You can also be impressed by Prof. Harari’s certainties. He exhibits a slavish confidence in what he calls “the life sciences” that he cites as if oracles. To him, they are like a contrary magisterium to the Church complete with self-proclaimed dogmas and self-endowed infallibility. He admits that the life scientists do not have answers for many things, but he blindly confides that they will eventually find them.
A Battle of Certainties
Whether the world will finally reach the point of Homo deus is uncertain. The book is an expressive conformation of where the other side is now headed.
For those of little or no faith, Deus Homo is a dangerous book. Its ideas represent yet another step in the destruction of what remains of moral order. It is a shame that such an acclaimed book is not even on the radar of so many that should defend the Faith. It could be the timely topic of sermons that would affirm the Church’s teaching on the soul, sin and free will. Instead, it goes unchallenged undermining certainties, doing harm to souls and preparing for a macabre tomorrow without God.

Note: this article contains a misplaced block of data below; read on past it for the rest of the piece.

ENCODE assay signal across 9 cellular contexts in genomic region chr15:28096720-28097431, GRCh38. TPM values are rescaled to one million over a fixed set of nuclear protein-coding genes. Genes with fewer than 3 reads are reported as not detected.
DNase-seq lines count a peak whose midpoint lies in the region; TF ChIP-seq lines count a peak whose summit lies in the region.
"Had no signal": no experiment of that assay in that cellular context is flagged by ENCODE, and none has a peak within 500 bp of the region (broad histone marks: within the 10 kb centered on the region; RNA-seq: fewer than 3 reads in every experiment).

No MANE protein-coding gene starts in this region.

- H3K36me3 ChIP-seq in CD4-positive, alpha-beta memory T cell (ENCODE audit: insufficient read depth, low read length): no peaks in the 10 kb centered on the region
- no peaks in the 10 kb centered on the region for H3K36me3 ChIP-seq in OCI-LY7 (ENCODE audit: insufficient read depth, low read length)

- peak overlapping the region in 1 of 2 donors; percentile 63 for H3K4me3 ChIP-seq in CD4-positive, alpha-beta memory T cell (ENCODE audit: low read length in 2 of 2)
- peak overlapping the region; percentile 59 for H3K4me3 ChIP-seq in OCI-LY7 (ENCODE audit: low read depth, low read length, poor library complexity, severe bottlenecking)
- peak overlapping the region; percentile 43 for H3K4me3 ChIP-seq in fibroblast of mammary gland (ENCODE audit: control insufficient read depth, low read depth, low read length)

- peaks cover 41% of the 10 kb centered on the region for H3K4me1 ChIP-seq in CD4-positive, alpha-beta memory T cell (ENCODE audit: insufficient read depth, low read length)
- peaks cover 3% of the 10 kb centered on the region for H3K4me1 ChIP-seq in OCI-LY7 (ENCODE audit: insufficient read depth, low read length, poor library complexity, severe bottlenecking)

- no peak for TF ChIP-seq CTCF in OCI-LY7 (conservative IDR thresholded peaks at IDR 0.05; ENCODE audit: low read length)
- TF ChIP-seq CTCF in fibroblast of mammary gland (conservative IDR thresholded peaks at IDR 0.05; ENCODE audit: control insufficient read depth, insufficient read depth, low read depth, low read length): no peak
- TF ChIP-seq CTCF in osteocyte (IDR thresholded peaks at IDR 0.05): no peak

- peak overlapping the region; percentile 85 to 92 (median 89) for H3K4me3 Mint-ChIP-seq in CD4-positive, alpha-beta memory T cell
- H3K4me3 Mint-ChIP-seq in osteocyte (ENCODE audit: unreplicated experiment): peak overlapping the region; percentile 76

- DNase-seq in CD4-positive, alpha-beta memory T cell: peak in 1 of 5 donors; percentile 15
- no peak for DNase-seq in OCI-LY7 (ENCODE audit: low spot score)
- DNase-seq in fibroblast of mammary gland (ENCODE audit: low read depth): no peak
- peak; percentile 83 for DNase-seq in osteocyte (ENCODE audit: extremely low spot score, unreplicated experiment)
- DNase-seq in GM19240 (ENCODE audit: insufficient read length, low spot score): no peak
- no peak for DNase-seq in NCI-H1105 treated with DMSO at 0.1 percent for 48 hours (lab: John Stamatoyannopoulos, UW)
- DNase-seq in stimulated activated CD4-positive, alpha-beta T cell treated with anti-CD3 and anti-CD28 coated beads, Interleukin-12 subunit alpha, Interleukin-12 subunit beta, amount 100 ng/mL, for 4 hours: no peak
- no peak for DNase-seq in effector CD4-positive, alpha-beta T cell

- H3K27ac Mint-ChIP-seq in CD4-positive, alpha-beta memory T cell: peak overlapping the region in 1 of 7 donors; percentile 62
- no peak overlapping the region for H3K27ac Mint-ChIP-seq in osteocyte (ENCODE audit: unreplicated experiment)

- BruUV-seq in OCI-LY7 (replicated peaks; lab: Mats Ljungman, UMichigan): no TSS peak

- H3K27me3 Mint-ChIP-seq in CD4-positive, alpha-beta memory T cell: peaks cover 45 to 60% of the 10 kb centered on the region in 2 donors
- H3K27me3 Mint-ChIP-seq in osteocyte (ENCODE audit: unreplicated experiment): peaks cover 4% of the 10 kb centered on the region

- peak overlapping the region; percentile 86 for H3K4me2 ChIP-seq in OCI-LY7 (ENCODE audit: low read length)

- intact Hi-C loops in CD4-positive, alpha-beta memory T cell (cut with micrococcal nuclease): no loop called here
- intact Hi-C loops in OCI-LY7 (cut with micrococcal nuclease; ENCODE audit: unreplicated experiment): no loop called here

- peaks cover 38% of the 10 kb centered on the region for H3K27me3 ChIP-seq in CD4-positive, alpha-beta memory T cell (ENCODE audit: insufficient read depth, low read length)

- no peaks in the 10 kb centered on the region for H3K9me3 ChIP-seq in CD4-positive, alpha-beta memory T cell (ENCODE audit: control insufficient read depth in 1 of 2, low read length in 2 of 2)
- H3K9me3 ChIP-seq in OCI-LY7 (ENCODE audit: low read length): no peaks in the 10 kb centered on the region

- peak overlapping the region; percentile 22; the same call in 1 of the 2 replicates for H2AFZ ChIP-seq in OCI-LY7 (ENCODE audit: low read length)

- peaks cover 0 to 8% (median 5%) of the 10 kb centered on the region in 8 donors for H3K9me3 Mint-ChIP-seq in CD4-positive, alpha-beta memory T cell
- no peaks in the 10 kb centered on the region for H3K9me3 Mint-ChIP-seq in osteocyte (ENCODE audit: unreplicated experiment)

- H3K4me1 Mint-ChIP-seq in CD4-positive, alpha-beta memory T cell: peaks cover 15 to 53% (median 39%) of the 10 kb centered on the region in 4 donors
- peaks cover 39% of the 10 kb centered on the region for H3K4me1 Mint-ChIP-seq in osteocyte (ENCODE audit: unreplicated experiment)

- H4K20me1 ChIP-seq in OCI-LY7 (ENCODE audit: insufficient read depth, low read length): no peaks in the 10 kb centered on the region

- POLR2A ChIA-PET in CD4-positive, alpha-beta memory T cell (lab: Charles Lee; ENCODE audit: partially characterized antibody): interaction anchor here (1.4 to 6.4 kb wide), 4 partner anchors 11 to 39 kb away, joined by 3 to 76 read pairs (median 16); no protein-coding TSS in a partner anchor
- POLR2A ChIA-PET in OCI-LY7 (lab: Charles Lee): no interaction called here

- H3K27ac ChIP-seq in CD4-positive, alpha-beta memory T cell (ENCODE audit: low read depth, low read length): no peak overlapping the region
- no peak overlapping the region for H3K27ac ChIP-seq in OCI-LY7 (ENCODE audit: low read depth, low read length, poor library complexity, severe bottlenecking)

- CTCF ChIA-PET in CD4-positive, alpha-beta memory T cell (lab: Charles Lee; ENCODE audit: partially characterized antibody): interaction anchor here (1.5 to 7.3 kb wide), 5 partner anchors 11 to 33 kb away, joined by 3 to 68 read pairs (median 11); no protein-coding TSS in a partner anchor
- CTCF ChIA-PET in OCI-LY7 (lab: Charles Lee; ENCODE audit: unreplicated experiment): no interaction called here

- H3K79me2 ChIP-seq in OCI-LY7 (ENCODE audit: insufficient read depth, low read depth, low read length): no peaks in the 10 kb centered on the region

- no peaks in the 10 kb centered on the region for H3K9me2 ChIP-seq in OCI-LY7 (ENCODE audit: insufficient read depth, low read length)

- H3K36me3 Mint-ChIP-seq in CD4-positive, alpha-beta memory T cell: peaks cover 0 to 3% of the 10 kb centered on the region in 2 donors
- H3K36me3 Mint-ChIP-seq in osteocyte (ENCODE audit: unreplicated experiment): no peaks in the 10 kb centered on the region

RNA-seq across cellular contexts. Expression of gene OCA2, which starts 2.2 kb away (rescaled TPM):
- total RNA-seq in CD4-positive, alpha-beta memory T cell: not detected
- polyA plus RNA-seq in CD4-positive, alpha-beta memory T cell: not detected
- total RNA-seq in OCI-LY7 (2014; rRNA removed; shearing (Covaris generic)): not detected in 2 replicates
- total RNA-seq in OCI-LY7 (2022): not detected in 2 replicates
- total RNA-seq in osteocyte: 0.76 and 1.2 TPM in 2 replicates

If you have strong faith, you will experience this book as a battle of certainties. You will perceive the author’s anti-natural vision of tomorrow for what it is: yet one more frustrated attempt to break away from the moral law. You will denounce it as an effort to destroy the image and likeness of God as found in the soul, free will and unitary person.
Your own certainties will compel you to fight for the moral order that he rejects. Your love of God should lead you to see these ideas as an offense to God.
In the battle of certainties, however, God always wins.